Lord Justice Coulson stated on “access to Justice”:

Both the appellant and the intervener submitted that, if the appeal were dismissed, then not only the appellant but thousands of other claimants with mixed claims would be deprived of the protection of QOCS. I do not agree with the premise of that submission.

The appellant – and more particularly, the intervener – really wanted to achieve the certainty of knowing that, regardless of the result, and regardless of how insignificant the claim for personal injury damages might be to the proceedings as a whole, a claimant with a mixed claim had automatic and inviolable QOCS protection.

If there is a claim for damages in respect of personal injury, then the QOCS regime, set out above, provides the required certainty. Any claimant can make such a claim knowing that he or she will not be the subject of any adverse costs order in an amount higher than the sum (if any) which they recover in the proceedings.

If, on the other hand, the claimant is making claims for damages or other relief which are unrelated to personal injury, then that certainty is not generally achieved. There is no existing statutory provision, no part of the Jackson review, and certainly no part of the CPR, which indicates that the certainty of automatic costs protection, in respect of claims for non-personal injury damages, was intended or required.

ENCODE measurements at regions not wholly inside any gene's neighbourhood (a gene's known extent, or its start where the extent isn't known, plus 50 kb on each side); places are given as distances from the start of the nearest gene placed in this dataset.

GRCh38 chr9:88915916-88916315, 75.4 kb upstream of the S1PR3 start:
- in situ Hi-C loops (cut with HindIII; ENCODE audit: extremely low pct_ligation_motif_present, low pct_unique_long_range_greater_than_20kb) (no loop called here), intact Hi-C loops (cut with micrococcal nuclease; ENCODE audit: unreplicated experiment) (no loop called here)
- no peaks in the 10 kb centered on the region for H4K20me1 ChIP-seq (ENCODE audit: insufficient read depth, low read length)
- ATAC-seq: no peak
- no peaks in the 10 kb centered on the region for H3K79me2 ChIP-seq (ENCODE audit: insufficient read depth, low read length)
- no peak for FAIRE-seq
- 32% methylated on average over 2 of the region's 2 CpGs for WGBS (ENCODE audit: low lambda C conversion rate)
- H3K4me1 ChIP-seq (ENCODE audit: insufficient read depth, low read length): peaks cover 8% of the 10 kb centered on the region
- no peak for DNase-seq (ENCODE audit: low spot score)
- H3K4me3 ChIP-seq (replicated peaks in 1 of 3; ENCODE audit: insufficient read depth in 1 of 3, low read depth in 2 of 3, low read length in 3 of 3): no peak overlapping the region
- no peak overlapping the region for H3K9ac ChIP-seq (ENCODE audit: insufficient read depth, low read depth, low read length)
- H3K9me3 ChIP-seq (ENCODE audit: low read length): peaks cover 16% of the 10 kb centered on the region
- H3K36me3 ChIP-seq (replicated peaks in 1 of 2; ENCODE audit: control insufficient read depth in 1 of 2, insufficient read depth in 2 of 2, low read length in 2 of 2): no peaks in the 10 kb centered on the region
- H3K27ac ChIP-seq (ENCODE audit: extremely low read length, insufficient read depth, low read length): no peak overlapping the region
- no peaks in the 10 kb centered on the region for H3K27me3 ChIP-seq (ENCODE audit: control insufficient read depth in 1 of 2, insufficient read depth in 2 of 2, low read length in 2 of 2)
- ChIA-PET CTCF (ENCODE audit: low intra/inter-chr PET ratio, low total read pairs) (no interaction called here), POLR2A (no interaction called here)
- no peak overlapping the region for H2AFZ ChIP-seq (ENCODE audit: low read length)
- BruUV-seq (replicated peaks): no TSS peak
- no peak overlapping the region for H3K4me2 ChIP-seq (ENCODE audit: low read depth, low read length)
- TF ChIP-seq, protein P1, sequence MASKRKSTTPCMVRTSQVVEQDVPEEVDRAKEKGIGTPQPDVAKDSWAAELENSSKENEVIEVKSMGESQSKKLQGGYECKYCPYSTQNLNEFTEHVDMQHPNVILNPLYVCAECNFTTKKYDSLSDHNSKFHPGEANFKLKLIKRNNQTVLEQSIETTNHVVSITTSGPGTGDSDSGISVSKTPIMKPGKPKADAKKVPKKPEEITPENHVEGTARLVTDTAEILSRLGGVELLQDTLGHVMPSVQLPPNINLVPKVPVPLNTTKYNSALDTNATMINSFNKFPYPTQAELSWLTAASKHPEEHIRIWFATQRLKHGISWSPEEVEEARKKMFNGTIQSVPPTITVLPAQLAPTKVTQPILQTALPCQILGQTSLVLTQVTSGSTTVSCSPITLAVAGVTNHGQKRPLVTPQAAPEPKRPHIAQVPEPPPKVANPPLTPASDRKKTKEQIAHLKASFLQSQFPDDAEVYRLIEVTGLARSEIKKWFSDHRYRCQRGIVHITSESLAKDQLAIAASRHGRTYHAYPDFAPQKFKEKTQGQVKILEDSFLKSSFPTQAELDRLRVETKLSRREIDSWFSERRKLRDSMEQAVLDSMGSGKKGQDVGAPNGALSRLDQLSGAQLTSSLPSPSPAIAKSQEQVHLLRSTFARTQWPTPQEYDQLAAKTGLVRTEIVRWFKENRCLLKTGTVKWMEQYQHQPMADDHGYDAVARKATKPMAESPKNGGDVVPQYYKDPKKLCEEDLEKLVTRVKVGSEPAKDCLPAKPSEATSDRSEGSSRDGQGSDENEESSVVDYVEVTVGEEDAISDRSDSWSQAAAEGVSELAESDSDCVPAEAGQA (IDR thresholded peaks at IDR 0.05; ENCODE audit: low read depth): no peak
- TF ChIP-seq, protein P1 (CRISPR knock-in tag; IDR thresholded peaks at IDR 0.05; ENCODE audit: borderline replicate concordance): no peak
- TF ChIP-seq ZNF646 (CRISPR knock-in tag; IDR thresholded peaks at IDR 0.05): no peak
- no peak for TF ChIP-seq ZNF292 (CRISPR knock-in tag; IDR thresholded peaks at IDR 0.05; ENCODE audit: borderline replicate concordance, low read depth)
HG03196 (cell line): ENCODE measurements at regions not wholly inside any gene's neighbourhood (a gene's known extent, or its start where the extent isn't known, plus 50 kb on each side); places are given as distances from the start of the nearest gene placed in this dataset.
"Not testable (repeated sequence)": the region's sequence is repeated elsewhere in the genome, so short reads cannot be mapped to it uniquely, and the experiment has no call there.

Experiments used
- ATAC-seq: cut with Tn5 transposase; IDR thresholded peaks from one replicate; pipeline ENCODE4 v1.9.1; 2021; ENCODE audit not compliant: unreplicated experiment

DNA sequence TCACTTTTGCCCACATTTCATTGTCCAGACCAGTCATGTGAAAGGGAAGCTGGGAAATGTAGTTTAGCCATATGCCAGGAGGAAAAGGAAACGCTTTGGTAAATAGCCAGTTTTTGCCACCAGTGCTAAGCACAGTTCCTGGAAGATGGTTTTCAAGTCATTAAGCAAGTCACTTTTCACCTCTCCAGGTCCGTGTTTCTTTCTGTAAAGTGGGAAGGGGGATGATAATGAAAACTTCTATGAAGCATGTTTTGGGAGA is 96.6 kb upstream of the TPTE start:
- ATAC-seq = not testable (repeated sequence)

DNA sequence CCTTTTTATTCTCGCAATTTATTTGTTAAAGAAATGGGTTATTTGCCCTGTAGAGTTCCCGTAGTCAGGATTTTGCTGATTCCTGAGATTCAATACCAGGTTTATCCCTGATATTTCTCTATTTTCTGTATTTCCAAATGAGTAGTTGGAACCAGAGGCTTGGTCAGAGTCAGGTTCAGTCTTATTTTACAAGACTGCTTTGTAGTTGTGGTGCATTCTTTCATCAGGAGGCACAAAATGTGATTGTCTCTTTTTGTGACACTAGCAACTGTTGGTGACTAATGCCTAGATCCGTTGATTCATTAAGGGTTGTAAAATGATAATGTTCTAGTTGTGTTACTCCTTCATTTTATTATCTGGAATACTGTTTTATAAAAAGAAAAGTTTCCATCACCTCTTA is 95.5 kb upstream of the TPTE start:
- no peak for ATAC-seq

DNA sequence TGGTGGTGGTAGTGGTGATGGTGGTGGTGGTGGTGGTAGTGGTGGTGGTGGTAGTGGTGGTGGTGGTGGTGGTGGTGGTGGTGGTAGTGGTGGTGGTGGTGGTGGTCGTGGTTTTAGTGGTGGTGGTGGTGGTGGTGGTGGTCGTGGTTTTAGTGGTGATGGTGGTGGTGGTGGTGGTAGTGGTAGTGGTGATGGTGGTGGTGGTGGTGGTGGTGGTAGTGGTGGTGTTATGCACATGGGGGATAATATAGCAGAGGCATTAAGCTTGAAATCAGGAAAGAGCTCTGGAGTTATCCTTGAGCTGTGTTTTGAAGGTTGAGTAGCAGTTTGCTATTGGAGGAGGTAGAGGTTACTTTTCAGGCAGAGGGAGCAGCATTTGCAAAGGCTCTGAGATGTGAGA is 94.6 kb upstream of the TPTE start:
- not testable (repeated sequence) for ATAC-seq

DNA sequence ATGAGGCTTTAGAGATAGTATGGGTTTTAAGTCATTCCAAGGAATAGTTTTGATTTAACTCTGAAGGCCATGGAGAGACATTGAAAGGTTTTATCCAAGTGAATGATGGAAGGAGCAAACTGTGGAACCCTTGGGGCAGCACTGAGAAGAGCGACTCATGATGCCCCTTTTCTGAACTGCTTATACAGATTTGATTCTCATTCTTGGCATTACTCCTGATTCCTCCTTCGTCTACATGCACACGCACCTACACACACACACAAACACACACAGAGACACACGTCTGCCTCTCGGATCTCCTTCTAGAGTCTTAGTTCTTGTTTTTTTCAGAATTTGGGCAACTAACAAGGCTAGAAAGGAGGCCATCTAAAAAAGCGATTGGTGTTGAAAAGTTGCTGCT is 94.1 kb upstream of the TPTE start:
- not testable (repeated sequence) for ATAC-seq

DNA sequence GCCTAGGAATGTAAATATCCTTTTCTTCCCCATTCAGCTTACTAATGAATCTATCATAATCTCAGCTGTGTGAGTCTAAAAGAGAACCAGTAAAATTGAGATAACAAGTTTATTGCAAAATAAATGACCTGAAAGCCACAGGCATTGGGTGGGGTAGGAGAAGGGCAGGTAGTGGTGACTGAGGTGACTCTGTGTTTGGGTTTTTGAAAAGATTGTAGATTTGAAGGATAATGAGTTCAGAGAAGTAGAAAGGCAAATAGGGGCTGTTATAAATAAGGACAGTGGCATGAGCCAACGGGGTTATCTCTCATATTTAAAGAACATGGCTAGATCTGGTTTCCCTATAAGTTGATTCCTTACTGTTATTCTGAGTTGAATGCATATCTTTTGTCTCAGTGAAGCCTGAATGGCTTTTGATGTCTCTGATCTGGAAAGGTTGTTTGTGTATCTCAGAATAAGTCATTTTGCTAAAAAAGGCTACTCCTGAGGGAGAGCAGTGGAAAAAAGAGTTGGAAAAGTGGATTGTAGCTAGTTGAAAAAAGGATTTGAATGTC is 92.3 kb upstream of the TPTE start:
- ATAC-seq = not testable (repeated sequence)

Ms Darwin made much of the need to ensure access to justice for victims of personal injury. Of course: that is what the QOCS regime is all about. But in the present case, the appellant was not the victim of personal injury: her claim for personal injury damages was rejected and there was no appeal. The appellant did have a valid (non-personal injury) claim under the DPA and HRA and in tort on which she was successful. Her difficulty was that she had refused the offers of a total of £18,000 and at the end of the trial recovered just £9,000. In other words, the proceedings following the appellant’s rejection of the offer, were a waste of time and money for all parties, having been necessitated only by the appellant’s refusal to accept much more than she eventually recovered. Should the appellant be able to avoid the usual cost consequences of her conduct, merely because she had a claim for damages for personal injury which the judge rejected? For all the reasons I have given, the answer must be No, and no wider considerations of access to justice, properly analysed, can make any difference to that conclusion.

PIC View

We believe that QOCS should be reviewed and additional heads of claim brought within the protection of the regime. This would provide certainty on access to justice for claimants, especially claimants with limited means. Unfortunately, as stated in the judgement

“it can only be extended to other areas of civil litigation by amendments to the CPR, not by judicial intervention”

Until the rules are changed, you need to advise your clients fully regarding when they do and do not have protection under QOCS.

Reuben Glynn | Managing Director | Partners In Costs Ltd